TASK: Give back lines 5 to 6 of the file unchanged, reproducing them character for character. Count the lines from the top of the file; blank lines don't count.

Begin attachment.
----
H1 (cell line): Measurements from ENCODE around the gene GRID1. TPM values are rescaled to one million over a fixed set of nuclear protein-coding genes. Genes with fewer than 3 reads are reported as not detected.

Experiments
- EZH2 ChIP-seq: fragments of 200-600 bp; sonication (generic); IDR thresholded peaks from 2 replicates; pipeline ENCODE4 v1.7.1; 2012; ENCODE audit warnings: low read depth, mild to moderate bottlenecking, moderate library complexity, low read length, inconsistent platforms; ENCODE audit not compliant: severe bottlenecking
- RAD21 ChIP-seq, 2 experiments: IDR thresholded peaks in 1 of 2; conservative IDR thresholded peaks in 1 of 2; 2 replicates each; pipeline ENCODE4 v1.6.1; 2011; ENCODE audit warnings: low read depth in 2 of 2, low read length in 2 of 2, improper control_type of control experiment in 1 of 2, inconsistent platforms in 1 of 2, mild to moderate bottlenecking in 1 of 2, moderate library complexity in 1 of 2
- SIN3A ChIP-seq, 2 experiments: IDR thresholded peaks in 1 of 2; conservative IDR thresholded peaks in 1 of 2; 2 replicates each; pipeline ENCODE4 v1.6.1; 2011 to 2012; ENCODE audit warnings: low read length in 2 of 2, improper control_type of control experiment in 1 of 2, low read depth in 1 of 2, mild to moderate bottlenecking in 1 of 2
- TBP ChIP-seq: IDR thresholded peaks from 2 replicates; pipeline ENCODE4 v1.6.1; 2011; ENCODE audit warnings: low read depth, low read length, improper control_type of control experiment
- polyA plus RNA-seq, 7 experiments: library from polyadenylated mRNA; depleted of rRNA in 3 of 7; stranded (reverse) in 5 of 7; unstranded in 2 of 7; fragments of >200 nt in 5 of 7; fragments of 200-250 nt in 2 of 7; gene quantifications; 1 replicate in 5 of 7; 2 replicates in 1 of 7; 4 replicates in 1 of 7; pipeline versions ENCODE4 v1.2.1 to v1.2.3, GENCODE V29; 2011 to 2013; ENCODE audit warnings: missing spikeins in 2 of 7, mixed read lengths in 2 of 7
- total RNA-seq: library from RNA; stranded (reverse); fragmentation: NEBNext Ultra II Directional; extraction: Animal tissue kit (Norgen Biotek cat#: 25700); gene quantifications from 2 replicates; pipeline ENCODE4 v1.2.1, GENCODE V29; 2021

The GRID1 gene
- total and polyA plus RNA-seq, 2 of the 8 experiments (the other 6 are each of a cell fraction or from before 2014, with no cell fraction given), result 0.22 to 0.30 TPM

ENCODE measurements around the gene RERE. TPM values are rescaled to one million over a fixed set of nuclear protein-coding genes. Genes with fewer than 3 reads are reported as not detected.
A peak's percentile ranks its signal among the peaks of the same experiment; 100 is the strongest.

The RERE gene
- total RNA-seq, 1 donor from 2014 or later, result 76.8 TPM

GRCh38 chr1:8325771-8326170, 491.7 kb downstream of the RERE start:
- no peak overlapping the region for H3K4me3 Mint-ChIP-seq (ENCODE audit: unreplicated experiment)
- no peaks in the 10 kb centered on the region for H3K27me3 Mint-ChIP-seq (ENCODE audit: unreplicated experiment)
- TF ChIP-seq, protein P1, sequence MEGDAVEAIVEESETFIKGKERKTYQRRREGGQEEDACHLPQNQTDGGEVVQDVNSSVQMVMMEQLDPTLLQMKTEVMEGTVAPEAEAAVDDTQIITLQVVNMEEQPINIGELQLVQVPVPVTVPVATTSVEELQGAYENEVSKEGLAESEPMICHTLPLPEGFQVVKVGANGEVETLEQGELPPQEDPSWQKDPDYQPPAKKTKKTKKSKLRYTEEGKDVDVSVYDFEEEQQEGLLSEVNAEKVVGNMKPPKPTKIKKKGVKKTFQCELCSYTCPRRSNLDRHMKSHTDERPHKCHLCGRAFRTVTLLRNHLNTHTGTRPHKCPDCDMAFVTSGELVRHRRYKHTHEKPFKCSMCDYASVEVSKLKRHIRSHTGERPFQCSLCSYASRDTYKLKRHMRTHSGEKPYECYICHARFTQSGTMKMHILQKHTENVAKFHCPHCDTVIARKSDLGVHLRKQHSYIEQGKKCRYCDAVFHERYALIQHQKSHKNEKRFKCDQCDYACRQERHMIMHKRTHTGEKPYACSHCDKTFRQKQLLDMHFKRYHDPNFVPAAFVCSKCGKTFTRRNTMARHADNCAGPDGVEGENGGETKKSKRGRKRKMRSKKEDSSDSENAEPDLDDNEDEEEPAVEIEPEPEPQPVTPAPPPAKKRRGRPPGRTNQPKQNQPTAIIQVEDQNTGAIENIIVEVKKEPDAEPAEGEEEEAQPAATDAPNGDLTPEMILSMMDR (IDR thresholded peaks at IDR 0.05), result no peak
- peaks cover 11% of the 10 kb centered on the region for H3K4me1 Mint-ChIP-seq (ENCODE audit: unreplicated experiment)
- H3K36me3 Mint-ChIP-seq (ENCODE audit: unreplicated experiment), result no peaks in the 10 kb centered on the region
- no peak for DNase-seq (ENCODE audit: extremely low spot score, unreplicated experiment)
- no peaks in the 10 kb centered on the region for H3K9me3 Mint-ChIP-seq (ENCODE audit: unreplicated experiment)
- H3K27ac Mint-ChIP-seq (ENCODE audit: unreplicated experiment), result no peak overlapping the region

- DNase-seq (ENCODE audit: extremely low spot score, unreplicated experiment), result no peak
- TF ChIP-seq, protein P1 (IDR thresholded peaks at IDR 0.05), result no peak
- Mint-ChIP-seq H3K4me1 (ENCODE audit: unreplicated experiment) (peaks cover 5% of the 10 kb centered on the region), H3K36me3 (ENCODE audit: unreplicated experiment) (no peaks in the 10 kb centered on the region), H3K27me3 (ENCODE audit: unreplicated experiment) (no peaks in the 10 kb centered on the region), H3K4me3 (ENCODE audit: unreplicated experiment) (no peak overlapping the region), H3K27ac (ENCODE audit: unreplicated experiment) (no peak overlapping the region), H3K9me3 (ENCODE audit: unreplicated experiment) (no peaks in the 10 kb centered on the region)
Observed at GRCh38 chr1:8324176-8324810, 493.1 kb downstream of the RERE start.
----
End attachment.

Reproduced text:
- SIN3A ChIP-seq, 2 experiments: IDR thresholded peaks in 1 of 2; conservative IDR thresholded peaks in 1 of 2; 2 replicates each; pipeline ENCODE4 v1.6.1; 2011 to 2012; ENCODE audit warnings: low read length in 2 of 2, improper control_type of control experiment in 1 of 2, low read depth in 1 of 2, mild to moderate bottlenecking in 1 of 2
- TBP ChIP-seq: IDR thresholded peaks from 2 replicates; pipeline ENCODE4 v1.6.1; 2011; ENCODE audit warnings: low read depth, low read length, improper control_type of control experiment